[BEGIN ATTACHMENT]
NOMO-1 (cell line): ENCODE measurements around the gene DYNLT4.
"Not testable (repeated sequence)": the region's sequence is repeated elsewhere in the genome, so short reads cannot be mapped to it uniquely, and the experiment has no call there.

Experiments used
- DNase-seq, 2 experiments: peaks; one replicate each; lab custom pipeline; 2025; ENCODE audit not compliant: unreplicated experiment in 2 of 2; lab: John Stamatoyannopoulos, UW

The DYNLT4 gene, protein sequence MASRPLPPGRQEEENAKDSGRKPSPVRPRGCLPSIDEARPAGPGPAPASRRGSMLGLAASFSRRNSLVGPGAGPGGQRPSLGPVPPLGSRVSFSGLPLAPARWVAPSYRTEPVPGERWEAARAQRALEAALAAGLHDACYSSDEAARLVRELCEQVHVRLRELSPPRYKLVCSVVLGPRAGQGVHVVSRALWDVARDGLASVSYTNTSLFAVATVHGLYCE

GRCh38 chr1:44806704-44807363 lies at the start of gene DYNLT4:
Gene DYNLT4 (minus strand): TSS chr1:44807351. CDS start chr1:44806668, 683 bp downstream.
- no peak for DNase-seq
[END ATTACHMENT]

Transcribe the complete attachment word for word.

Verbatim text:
NOMO-1 (cell line): ENCODE measurements around the gene DYNLT4.
"Not testable (repeated sequence)": the region's sequence is repeated elsewhere in the genome, so short reads cannot be mapped to it uniquely, and the experiment has no call there.

Experiments used
- DNase-seq, 2 experiments: peaks; one replicate each; lab custom pipeline; 2025; ENCODE audit not compliant: unreplicated experiment in 2 of 2; lab: John Stamatoyannopoulos, UW

The DYNLT4 gene, protein sequence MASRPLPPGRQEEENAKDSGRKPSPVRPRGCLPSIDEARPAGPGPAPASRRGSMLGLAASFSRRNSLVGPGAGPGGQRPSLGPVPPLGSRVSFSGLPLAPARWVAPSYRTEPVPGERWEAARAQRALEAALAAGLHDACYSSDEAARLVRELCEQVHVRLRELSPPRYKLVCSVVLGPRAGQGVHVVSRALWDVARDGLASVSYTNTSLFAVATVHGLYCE

GRCh38 chr1:44806704-44807363 lies at the start of gene DYNLT4:
Gene DYNLT4 (minus strand): TSS chr1:44807351. CDS start chr1:44806668, 683 bp downstream.
- no peak for DNase-seq